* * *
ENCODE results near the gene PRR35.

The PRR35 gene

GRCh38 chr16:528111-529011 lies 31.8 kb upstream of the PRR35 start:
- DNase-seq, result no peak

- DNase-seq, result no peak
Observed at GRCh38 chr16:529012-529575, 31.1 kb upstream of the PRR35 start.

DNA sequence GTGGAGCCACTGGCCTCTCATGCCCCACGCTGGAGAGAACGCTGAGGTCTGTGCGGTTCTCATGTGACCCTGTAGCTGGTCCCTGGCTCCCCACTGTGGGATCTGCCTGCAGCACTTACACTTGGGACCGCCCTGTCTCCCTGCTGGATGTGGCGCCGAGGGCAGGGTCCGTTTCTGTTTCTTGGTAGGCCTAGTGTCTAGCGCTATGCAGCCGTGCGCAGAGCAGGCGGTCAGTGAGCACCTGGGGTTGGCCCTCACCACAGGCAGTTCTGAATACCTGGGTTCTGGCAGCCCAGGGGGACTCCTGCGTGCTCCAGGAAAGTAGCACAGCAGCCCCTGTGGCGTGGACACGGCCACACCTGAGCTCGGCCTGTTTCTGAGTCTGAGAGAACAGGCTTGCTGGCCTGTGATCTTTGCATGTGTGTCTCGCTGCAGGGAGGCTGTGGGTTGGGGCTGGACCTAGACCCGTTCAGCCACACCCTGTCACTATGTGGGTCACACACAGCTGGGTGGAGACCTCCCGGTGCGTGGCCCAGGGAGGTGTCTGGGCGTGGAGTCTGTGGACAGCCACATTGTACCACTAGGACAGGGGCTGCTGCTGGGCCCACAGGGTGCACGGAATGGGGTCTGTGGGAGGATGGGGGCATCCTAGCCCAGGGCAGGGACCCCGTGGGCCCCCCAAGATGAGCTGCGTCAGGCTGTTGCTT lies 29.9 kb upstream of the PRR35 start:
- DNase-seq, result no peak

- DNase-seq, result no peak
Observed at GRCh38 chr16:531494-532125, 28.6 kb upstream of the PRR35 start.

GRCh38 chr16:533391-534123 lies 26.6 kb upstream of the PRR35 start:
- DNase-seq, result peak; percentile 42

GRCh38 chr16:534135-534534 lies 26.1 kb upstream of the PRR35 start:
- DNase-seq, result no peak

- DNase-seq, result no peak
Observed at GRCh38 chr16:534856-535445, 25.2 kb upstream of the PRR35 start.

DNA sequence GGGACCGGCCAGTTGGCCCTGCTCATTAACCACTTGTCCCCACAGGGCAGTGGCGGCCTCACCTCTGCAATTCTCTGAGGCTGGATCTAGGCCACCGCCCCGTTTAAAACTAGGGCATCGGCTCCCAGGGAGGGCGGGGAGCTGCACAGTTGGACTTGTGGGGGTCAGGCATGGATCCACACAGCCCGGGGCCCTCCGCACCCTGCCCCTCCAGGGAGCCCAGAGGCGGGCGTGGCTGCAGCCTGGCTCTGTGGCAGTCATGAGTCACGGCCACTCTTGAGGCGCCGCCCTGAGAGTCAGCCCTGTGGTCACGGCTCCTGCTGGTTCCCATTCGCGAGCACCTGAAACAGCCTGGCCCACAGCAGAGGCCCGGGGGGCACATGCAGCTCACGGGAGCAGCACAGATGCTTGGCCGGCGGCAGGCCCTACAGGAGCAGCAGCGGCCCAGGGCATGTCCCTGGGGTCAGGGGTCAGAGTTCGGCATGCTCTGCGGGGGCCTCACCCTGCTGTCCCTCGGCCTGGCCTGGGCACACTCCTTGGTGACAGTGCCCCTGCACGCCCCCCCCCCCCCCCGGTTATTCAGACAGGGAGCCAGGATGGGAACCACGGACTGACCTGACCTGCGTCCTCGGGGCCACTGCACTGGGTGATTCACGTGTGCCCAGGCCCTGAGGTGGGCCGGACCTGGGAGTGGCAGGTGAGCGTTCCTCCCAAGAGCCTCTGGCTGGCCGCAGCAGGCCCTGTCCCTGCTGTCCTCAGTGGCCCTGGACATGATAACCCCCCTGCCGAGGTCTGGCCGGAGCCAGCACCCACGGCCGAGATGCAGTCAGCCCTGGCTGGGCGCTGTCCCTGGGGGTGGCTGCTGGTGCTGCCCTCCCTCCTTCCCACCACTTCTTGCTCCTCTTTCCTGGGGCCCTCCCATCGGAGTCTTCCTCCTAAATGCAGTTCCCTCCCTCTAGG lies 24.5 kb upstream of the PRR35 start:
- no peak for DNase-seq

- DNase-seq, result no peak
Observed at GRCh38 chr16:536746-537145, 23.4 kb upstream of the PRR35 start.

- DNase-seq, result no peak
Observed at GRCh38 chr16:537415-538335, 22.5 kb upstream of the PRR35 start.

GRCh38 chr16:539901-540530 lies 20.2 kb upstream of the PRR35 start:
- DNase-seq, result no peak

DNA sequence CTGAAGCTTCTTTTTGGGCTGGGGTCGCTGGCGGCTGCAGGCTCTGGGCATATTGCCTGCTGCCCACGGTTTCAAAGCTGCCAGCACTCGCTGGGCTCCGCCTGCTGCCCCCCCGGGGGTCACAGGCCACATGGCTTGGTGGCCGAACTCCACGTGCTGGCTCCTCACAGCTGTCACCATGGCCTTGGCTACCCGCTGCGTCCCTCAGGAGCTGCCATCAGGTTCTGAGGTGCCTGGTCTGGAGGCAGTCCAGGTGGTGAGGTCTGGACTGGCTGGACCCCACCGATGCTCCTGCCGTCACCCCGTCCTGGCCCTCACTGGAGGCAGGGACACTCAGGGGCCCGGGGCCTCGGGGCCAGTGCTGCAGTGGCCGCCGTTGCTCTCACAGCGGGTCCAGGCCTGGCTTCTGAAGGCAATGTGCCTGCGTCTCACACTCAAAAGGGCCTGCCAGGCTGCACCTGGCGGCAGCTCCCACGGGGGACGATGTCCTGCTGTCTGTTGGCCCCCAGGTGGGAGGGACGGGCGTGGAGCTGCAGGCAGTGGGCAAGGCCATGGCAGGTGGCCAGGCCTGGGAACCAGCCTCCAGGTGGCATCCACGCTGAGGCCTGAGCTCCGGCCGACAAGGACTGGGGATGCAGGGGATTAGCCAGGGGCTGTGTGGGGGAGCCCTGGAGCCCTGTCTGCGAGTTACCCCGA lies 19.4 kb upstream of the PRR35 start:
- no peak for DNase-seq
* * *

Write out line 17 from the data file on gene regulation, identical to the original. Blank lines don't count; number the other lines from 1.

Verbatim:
DNA sequence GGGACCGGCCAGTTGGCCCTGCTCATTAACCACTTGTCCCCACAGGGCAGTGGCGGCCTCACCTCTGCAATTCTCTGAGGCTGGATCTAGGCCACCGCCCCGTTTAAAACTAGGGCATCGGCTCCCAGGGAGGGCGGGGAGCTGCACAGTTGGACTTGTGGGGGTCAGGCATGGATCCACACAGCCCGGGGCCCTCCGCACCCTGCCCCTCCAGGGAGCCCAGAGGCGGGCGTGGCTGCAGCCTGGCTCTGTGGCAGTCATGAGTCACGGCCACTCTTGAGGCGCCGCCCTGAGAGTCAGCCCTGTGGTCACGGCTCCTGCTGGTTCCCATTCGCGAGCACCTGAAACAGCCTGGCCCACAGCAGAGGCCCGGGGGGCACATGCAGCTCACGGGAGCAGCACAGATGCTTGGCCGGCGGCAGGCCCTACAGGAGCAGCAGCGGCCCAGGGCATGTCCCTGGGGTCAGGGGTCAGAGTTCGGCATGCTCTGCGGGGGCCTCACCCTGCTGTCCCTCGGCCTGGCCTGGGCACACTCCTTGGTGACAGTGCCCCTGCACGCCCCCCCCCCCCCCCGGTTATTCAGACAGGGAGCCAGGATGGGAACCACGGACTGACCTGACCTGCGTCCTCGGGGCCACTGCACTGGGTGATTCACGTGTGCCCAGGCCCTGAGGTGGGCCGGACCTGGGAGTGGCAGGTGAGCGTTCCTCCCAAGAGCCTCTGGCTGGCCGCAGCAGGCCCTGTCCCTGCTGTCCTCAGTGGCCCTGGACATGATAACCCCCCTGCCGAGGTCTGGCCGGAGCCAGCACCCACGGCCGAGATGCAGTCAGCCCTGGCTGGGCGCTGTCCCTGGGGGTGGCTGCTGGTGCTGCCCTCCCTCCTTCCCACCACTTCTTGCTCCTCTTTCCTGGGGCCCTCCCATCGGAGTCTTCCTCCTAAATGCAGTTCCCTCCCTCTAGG lies 24.5 kb upstream of the PRR35 start: